That's when I realized I do stifle sometimes, but only when there's someone around who would probably be offended by my behavior. I started to congratulate myself on having such an intact superego (I had worked so hard during my teenage years to demolish it).

Until that evening, when we had sneaked into a sold-out movie by buying tickets to "Beverly Hills Chihuahua" and then just walking into the one we had wanted to see anyway. There were some open seats, but they were scattered randomly throughout the theater, and it would take some rearranging to be able to get us all situated. One friend suggested that one of us pretend to be handicapped, and before he could even finish the thought, I was hobbling down the aisle with my hip jutting out, upper body swaying left and right, EXACTLY like polio girl. It's as though my body had been waiting all day to mimic that girl, and having been stifled once, was not about to wait for me to think. It just went.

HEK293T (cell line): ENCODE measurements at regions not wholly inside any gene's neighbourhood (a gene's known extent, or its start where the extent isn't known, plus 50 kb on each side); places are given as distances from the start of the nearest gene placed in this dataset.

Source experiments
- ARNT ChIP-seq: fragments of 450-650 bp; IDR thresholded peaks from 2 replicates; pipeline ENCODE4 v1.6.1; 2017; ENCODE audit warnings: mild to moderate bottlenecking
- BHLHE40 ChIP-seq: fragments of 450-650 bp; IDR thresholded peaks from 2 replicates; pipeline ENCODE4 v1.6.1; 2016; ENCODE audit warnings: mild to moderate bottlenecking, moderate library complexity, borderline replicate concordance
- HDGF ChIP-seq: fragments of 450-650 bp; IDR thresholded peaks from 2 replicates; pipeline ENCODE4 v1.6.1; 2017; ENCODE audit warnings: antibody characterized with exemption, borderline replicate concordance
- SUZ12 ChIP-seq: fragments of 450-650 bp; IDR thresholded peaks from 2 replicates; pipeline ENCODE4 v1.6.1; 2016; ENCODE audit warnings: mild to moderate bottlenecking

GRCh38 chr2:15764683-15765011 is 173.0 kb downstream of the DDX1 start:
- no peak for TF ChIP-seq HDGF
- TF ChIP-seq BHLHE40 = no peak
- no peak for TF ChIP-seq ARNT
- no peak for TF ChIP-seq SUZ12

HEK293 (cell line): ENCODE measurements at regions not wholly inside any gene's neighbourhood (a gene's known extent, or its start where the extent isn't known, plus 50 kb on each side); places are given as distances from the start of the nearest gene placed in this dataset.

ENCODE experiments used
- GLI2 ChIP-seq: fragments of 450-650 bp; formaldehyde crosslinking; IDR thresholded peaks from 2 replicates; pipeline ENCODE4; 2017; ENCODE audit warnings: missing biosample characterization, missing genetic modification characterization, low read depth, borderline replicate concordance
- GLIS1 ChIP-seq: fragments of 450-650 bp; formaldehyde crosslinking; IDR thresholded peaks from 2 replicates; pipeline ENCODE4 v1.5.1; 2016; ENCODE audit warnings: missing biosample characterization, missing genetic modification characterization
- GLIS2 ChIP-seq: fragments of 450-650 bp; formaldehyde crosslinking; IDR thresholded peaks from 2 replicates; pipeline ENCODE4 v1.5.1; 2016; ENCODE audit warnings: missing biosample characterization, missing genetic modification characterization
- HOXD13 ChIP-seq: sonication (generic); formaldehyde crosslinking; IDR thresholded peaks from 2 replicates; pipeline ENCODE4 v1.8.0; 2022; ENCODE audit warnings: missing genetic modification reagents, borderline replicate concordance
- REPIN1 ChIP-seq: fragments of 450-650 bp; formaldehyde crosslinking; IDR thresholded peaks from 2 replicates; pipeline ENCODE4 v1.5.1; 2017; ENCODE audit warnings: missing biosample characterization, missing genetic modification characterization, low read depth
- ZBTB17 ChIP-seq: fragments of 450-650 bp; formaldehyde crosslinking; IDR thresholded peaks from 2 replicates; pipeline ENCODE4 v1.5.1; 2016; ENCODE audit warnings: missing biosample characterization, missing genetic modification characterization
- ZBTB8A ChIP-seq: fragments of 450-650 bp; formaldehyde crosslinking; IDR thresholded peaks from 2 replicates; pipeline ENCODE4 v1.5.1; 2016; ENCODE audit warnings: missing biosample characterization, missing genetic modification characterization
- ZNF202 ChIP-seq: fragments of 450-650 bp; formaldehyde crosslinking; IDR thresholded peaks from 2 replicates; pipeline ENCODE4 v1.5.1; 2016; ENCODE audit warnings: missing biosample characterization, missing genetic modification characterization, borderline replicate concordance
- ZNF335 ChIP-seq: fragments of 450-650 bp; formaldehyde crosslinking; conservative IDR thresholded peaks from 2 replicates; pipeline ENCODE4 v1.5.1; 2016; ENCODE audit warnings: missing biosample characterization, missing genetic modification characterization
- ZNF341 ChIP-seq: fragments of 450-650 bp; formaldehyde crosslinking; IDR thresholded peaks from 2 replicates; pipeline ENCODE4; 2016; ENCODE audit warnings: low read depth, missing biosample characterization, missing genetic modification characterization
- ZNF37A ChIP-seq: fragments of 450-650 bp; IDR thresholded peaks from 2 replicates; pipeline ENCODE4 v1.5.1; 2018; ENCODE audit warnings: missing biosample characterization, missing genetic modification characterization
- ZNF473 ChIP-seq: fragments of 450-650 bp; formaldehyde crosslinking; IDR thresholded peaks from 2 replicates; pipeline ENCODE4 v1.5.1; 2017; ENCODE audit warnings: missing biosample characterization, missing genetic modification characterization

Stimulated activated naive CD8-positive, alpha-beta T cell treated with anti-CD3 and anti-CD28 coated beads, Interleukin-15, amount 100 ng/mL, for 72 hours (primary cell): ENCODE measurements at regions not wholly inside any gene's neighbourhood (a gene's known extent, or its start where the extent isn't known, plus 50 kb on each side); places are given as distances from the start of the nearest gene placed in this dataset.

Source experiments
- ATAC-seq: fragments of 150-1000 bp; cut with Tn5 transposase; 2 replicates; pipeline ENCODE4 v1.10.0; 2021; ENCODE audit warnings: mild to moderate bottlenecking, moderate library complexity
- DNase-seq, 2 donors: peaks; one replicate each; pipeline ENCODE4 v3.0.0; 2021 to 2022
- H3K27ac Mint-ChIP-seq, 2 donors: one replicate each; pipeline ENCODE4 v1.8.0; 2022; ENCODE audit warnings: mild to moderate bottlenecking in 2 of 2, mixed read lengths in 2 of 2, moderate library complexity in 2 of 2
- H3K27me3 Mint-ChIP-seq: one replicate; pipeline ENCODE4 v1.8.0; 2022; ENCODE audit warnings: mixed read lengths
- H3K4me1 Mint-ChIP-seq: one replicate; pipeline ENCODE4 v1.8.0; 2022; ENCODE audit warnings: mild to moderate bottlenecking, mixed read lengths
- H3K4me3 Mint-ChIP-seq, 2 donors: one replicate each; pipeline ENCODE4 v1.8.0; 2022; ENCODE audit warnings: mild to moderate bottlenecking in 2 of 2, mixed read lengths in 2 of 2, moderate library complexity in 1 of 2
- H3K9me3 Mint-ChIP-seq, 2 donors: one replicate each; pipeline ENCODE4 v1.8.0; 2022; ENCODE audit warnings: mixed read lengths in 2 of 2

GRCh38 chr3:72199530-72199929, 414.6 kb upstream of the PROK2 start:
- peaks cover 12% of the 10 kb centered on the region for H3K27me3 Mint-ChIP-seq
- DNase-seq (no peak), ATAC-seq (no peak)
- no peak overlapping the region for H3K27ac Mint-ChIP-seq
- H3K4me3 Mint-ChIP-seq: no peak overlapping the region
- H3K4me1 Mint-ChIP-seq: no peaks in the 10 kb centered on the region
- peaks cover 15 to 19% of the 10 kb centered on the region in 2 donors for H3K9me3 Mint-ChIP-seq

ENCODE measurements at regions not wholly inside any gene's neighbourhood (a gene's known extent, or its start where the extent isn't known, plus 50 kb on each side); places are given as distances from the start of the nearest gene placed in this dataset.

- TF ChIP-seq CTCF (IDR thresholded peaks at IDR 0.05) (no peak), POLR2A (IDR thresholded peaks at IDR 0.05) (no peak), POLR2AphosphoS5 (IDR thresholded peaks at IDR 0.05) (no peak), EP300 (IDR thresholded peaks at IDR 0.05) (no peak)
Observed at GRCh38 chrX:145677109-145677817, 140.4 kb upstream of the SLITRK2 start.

People DID move over for us, but my friends were too embarrassed to sit by me, so we ended up walking (me limping) over to Beverly Hills Chihuahua anyway, which was awful.

Sunday, January 11, 2009

"Of Puppets and People," or "From the Mouths of Idiots"

The players:

—Stacey. Stacey is a Chicana student in a school for troubled teens. Played with a thick accent and affable curiosity.
—Me. Dorky but outgoing staff member at the school.

In this scene, I have to explain why I have been absent from work for the past month and a half.

Stacey: Why haven't you been at work in so long?

Me: I was in a play!